Spring Time by O. Henry — Explanation
Springtime by O. Henry …. Story Explanation and Summary …
About the author .…. As a short story writer, O. Henry (1862-1910) towers over most other American writers. Some critics compare him with Guy de Maupassant of France. Both were highly prolific writers, immensely popular with their countless readers. Both of them wrote hundreds of very gripping stories with dramatic plots. Henry’s wit, characterization and plot twists were adored by his readers, but often derided by critics.
O. Henry’s stories generally have surprise endings catching the readers totally unawares. Compared to Guy de Maupassant, O. Henry’s stories are much more playful. Witty narration and abrupt turn of events are the hallmarks of his style.
Most of O. Henry’s stories are set in the early 20th century. Many are based on innocuous events in New York City and revolve around ordinary people — clerks, policemen, waitresses, etc.
The Story …
Spring Time is one such story that has a girl typist and a young farmer as the two protagonists.
Sarah is a young girl living in New York. With her rudimentary typing skill, she struggles to make a living in New York. A decent well-paying job in New York has eluded her. She does some freelance typing job here and there to eke out a living. She lives in a red brick low-rent dormitory.
Close to the dormitory, there is the Schulenberg’s restaurant. She eats there regularly. The restaurant has many different items in its menu. The list of items in offer changes on a day-to-day basis. There are 20 tables in the restaurant. At the start of the day, the owner decides the menu, and writes out hurriedly on the menu card for each table. Thus, he has to write the same thing twenty times. This was a tedious job done by hand. There were no computers, printers or photocopiers those days. Quite understandably, the handwriting becomes unreadable. This must have been vexing for the customers.
On one occasion, after having her dinner, Sarah hit upon an idea. She tells the owner of the Schulenberg’s restaurant that it will be a good idea to have the menu neatly typed for the convenience of the customers. The owner quickly agrees and offers to provide three meals everyday to Sarah as compensation for the menu typing she would do for the restaurant.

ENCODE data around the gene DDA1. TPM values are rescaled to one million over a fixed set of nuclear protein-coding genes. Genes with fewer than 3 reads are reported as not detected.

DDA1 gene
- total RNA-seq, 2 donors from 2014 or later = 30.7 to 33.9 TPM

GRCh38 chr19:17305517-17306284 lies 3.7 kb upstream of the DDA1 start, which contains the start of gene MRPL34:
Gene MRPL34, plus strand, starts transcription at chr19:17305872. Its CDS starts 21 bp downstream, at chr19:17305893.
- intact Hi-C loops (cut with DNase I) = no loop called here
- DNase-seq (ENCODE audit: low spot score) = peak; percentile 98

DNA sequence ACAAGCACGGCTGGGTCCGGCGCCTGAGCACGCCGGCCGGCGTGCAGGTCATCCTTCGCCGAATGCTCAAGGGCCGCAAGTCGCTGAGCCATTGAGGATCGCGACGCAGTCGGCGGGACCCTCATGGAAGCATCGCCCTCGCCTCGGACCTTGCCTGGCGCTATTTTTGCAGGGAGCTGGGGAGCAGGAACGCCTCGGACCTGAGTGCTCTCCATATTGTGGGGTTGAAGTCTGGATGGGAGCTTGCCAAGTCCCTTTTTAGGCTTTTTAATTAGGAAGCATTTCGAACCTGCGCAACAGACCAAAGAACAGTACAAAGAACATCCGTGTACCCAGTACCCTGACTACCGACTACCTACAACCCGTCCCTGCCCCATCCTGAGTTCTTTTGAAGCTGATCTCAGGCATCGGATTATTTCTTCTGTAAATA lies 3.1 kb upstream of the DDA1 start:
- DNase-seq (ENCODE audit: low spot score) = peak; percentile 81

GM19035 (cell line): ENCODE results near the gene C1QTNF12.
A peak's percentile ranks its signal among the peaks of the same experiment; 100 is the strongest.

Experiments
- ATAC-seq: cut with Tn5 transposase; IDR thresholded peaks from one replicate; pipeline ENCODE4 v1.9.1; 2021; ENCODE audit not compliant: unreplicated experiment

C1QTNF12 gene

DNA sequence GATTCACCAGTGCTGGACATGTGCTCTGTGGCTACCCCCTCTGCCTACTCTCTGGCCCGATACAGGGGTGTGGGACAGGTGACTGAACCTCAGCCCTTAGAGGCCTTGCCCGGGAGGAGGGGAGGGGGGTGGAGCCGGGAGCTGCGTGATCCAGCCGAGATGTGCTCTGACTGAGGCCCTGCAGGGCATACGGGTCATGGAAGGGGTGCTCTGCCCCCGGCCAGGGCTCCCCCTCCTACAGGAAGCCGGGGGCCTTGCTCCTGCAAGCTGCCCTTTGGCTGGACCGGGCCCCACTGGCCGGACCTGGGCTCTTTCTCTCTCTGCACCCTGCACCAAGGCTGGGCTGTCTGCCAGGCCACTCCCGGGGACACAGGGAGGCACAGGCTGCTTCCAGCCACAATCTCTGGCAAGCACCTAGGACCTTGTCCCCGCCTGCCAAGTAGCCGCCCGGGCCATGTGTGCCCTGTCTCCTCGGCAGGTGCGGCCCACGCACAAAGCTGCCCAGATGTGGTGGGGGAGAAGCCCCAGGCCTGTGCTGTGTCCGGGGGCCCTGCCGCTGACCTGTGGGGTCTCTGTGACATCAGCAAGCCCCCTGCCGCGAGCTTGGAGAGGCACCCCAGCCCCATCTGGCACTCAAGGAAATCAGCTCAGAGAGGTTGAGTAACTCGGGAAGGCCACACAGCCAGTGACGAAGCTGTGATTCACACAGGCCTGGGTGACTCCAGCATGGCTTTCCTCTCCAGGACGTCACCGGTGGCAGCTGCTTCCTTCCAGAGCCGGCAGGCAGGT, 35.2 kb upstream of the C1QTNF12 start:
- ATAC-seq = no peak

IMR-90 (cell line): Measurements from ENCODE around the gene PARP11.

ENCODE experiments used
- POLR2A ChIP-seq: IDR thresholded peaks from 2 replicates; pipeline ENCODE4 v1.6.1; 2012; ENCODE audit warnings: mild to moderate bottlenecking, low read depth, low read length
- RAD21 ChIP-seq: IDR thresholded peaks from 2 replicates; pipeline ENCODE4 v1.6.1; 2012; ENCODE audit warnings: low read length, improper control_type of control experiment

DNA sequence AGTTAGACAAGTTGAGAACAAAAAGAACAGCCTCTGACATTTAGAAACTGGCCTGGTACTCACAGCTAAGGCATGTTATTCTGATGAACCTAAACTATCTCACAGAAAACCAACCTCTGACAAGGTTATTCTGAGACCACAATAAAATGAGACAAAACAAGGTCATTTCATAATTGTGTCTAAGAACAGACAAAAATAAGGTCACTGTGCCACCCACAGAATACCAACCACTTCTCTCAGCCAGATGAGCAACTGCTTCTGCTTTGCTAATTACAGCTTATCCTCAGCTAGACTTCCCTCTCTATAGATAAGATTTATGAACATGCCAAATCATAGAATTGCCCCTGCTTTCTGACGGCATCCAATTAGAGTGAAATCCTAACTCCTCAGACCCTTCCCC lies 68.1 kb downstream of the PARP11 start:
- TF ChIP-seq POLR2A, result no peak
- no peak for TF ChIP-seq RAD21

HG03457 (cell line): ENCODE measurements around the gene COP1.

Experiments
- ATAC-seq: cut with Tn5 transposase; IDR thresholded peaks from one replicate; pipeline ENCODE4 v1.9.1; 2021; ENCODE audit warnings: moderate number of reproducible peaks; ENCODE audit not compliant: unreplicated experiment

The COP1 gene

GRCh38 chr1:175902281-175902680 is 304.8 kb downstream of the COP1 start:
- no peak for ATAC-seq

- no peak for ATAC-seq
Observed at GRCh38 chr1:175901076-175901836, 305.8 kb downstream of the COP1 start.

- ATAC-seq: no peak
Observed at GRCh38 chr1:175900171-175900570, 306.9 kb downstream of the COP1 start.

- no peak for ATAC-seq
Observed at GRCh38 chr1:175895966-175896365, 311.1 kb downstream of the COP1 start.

The deal is done. Sarah types the twenty sets of menu daily, and the meals come to her room promptly at three different times a day. Courteous waiters fetch her the food.
That year, the winter lingers, not yielding place to spring that is due. Sarah feels uncomfortable as the dormitory is cold and damp. On one day, Sarah has no outside typing job to do except the menu-typing work. She feels bored and forlorn.
One year earlier, in the summer, she had gone to the countryside on a sojourn. There she had stayed in a farm. The owner had a young son named Walters. Sarah and Walters fell in love with each other. The love blossomed, and they decided to marry a year after – in the next spring.
Now, the spring was not coming as per schedule. Winter had lingered, leaving Sarah frustrated and angry.
To make her agony worse, there is no news from Walters. Nor has any letter come from him. Sarah pines for Walters. The wait frays her patience. The lonely time proves to be very depressing for Sarah.
With Walter’s memory tormenting her ceaselessly, one day, she begins her typing work. There is an item in the menu that read Dandelion with Egg. Sarah’s heart is heavy with despondency as she settles down to start her work. Tears flow down from her eyes. She can barely hold them back. The word dandelion brought a rush of memories of Walter. He had seen dandelion – the flower of love – in Sarah’s face. Sarah is totally lost in the memory of her lover, Walters.
Inadvertently, while typing her first menu card, Sarah types the single letter ‘W’ above the word dandelion in the menu card.
At 6 o’clock that day, the waiter brings her dinner and carries away the typewritten bill of fare. When Sarah begins to eat, she sets aside, with a sigh, the dish of Dandelions with Egg. The dish plunges her mind in a whirlpool of emotions. The dandelion triggers the turmoil in her mind. She becomes too grief-stricken to eat the dish.
There was some chaotic din in Sarah’s dormitory. To cut off the noise and keep the waves of unhappy feelings at bay, she begins to read a book ‘The Cloister and the Hearth’. And then a strong voice is heard in the hall below, and Sarah rushes to her door. What a pleasant surprise it was for her! She rubs her eyes in disbelief to discover that it was Walters. They are lost in their embrace. Sarah soon gets to know that Walters has spent a whole week trying to locate her. Finally, he has spotted her. During their conversation, it emerges that her letter informing Walters about her new address had somehow not reached him.
Walter has come looking for his sweet heart.
By some coincidence, Walter has come into the same Home restaurant whose menu cards Sarah typed. While looking through the card, Walters’s eyes had fallen on the item Dandelion with Egg. And his eyes have fallen on the out-of-place letter ‘W’ on the menu card. It was the surest sign that the lovelorn Sarah had typed it. Trough the owner’s help, he lands in Sarah’s room.
For Sarah and Walters, it is a God-sent gift.